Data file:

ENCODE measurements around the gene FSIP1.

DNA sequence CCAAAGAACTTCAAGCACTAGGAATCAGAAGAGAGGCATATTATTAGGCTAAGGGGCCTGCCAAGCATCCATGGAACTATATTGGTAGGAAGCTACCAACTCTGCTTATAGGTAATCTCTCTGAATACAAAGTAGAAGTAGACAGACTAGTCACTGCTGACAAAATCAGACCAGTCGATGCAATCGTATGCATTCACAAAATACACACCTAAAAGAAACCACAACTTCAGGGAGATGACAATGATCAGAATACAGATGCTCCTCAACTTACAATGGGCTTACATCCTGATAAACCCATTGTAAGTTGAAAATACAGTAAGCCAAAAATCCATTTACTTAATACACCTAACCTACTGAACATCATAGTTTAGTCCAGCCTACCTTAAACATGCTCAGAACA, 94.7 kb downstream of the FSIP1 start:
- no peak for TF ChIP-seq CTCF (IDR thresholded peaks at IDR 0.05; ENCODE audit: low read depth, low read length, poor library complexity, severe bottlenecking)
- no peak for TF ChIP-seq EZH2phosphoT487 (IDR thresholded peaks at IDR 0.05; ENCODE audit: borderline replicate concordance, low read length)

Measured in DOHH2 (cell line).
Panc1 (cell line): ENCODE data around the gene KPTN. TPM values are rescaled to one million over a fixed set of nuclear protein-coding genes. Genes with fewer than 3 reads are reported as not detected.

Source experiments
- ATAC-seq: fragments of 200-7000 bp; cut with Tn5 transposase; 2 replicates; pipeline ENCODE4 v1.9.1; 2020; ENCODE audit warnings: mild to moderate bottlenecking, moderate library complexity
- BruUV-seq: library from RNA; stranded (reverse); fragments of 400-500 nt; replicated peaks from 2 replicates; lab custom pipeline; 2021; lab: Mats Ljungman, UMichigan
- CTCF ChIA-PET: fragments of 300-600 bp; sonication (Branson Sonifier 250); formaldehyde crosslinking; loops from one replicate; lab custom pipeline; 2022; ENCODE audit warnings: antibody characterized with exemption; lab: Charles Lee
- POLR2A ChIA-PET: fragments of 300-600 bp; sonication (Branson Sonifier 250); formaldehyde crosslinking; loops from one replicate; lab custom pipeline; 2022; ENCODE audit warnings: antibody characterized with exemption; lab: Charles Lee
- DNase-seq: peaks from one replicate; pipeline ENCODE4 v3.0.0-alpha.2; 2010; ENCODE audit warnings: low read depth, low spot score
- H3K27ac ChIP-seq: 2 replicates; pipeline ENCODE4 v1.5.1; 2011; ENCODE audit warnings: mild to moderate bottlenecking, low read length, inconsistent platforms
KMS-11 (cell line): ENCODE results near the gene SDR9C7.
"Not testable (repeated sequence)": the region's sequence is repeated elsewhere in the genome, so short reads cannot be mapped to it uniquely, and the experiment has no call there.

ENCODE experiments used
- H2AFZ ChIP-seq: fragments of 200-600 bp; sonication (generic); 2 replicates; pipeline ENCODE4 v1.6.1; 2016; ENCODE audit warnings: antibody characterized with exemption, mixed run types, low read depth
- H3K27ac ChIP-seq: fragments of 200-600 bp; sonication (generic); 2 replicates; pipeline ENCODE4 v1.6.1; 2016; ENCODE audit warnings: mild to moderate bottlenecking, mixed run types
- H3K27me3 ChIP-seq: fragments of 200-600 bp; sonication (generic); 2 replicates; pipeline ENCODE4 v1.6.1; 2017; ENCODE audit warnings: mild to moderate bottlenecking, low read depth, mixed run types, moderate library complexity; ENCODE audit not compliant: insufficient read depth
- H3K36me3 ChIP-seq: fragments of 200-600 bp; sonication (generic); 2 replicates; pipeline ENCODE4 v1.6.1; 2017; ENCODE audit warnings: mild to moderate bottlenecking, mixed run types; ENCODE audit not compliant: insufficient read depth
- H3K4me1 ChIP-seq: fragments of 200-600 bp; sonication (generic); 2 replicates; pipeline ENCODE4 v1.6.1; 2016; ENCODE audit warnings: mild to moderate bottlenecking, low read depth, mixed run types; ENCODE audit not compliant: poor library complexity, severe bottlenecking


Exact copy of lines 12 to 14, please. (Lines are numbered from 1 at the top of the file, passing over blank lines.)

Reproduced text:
- DNase-seq: peaks from one replicate; pipeline ENCODE4 v3.0.0-alpha.2; 2010; ENCODE audit warnings: low read depth, low spot score
- H3K27ac ChIP-seq: 2 replicates; pipeline ENCODE4 v1.5.1; 2011; ENCODE audit warnings: mild to moderate bottlenecking, low read length, inconsistent platforms
KMS-11 (cell line): ENCODE results near the gene SDR9C7.